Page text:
The San Diego Unified Port District

This is another political entity with control of the air quality in Barrio Logan. Their resistance to eliminating the methyl bromide fumigation has exposed the entire community to years of unnecessary exposure to this toxic pesticide.

The San Diego Union-Tribune

This local paper has played an important role in this community's struggle form toxic-free neighborhoods. The publicity that the Union-Tribune gives to the struggles in Barrio Logan is a mixed blessing for the EHC and community residents. While staff editorials, such as "Barrio Bogeyman (7.31.97)," criticize the EHC for preferring "provocative hyperbole" to "good science," the Union-Tribune does provide a public forum for discussing and raising awareness of the issues facing Barrio Logan.

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Barrio Logan ( in Logan Heights on the above map ) is located southeast of downtown San Diego and just north of National City, California. The population of Barrio Logan and the surrounding communities, according to 1990 U.S. Census data, are composed primarily of people of Hispanic origin. The following Census Tracts represent Barrio Logan and the surrounding area.

Ethnic Composition of Barrio Logan









% Hispanic








% Black








% White
























Source: 1990 U.S. Census data


The Census data illustrates more than just Barrio Logan's racial or cultural make-up. The data indicate that this neighborhood has a larger proportion of minority residents when compared to San Diego County. This fact, coupled with the uncharacteristically high levels of toxic chemical storage, production, and emissions in Barrio Logan, provides evidence for an inequitable distribution of environmental health hazards among San Diego County residents


Barrio Logan compared with the County of San Diego





Barrio Logan




San Diego County




Source: 1990 U.S. Census data

The connection between toxic emissions in Barrio Logan and the minority status of the community is just one of two connected issues. The first, as mentioned above, is a distribution of environmental burden weighing inequitably on minority communities. However, the Census data also suggests a link between environmental health risks and income. Compared to the rest of San Diego County, Barrio Logan residents have a lower median income that the rest of San Diego County. In fact, residents in this neighborhood are almost four times more likely to live below the poverty line than those living in the surrounding area.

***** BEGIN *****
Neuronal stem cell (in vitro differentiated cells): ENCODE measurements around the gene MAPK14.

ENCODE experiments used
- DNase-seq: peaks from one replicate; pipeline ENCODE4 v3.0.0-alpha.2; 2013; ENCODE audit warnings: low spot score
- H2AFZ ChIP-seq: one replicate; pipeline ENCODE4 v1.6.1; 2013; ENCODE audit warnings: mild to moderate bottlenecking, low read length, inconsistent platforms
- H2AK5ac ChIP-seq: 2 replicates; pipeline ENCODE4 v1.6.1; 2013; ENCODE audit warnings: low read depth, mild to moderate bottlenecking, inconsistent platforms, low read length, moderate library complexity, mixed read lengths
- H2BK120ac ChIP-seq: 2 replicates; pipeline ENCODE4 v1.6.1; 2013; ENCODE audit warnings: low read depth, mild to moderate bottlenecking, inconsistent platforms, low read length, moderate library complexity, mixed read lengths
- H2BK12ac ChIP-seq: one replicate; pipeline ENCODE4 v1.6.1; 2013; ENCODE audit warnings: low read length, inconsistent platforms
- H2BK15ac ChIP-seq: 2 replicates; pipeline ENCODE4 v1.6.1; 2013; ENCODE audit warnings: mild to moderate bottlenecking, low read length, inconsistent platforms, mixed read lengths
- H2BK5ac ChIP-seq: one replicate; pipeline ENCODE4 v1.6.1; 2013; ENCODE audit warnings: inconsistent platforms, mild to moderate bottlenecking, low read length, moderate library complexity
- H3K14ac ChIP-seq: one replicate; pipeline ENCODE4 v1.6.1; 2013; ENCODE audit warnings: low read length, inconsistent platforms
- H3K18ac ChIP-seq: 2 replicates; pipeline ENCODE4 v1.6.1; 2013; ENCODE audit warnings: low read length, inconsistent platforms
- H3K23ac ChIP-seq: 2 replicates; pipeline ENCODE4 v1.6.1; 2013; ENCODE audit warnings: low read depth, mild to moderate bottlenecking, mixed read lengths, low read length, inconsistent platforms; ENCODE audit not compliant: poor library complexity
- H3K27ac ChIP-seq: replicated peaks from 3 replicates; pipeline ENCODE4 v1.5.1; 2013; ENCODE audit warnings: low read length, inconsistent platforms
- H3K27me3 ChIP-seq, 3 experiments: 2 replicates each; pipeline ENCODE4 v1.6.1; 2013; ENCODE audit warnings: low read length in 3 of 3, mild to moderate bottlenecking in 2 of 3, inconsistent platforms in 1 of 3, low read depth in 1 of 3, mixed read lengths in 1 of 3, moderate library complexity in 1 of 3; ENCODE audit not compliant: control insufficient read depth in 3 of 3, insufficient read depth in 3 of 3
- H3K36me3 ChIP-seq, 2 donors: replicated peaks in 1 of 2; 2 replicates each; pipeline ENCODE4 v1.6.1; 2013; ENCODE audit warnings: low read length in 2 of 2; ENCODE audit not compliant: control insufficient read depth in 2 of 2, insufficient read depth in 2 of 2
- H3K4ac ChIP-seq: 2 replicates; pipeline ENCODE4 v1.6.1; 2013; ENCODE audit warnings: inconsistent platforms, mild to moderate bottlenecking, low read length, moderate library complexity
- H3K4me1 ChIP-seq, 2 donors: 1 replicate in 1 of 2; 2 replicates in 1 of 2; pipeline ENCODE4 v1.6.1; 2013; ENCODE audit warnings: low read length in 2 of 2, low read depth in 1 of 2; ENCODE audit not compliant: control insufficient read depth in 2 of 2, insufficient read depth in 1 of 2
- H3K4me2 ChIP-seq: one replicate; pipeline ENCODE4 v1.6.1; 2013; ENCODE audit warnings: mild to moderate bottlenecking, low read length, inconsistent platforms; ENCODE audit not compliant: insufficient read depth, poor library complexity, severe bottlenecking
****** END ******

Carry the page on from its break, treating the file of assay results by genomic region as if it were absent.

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The Environmental Health Coalition

The EHC, Environmental Health Coalition, is divided into four different campaigns in order to address the multiple issues facing local Latino communities, such as Barrio Logan.

The goal of this campaign is to separate residents from the toxic chemicals and pollution produced by local industries. To achieve this, the EHC actively works to organize communities of color throughout the San Diego area. Once these communities are organized, they can work within the political structure of the City to rezone residential areas and reduce the toxic emissions in minority neighborhoods.

The EHC advocated for pollution prevention and clean-up of the San Diego Bay in accordance with the Federal Clean Water Act. This campaign encompasses both the Military Toxics Project and the San Diego Watershed Protection Project.

In conjunction with groups in Tijuana, Mexico and other organizations in San Diego, the EHC works to resolve and prevent pollution problems.

In addition, the EHC works in the community. They listen to concerns of the people and explore means to which equity can be served, unity can be attained, and support groups and meetings can be organized.

The EHC is a successful grassroots organization primarily due to its effective use of the Alinsky Model for resource mobilization. This model includes:

  • Framing the issue. While working to educate the community about environmental health threats in Barrio Logan, the EHC frames, or clarifies, the issues. Often, the language used in EHC publications, such as Toxinformer, is designed to frame the issues as conflicts. "Community Voices Rise in Opposition to Nave . ." is and example of one headline that clarifies this point: The community is against the Navy.

  • Presenting the issue to speak to the people's self interests. this is not a difficult task for the EHC, as the issues are relevant not only to the residents self interests, they are relevant to everyone's physical health. "Hazards of Toxics," an article in the EHC's Communities At Risk pamphlet, outlines the health hazards of the chemicals produces, stored and emitted in Barrio Logan. This information is critical for appealing to the residents' self interest.